Preventing Cramps During Exercise
October 13, 2015 MVP Blog comments
Q: Is there any way to prevent or treat muscle cramps, particularly in the hamstring, during exercise?
A: Many of us who exercise have heard that sweating and dehydration cause cramps. But the latest science suggests otherwise. In one 2013 study, researchers stimulated cramps in the big toes of well-hydrated volunteers using repeated, small electrical shocks and then had the volunteers alternately exercise and sit in a hot room for hours, until they became sweaty and dehydrated.
(NYTimes.com, by Gretchen Reynolds)
If dehydration made people prone to cramping, the researchers theorized, fewer small shocks should be required now to induce muscle spasms. But in fact, it took just as many zaps to create a cramp as before. Dehydration had not increased the volunteers’ susceptibility to cramping.
There is, however, growing evidence that cramps during exercise could be a result of overexcited nerve endings, probably as a result of fatigue. Several studies of triathletes and ultramarathon runners have found that those who cramp during a race tend to be racers who bolt from the start, setting an early pace that is much faster than their normal training speed, inviting fatigue. They also often have a history of the condition, suggesting that once a muscle cramps, it is primed to repeat the spasms.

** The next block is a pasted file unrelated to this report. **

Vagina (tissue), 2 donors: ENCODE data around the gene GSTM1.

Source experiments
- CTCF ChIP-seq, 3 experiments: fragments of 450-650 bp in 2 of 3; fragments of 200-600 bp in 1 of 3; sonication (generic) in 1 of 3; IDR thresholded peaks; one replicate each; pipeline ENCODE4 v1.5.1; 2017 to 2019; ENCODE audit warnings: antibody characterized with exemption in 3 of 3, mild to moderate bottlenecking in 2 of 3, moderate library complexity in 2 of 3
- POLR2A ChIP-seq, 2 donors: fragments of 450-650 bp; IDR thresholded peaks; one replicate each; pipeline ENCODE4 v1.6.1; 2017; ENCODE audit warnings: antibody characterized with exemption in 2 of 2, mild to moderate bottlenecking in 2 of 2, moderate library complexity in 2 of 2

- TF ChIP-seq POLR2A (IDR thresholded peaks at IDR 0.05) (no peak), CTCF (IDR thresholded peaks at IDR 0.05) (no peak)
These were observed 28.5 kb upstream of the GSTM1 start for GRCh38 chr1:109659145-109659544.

Luckily, treatment is simple. “Stretch the affected muscle,” said Kevin Miller, an exercise scientist at Central Michigan University in Mount Pleasant, who co-authored the 2013 study. Stretching seems to quickly calm the manic, misfiring nervous system connections in the muscle.
Some athletes also swear by a swallow or two of pickle juice, which is known to alleviate cramps, although stretching generally works more quickly, Dr. Miller said.
As for prevention, “start a cramp diary,” he suggested. Note down everything that preceded the problem, including how long and hard you were working out, how well you had slept the night before, what you were wearing and so on. Watch for patterns and, if possible, change them.
Consider, too, consulting a physical therapist or athletic trainer about weakness in the affected muscle. Strengthening exercises might reduce fatigue and increase your resistance to future cramps.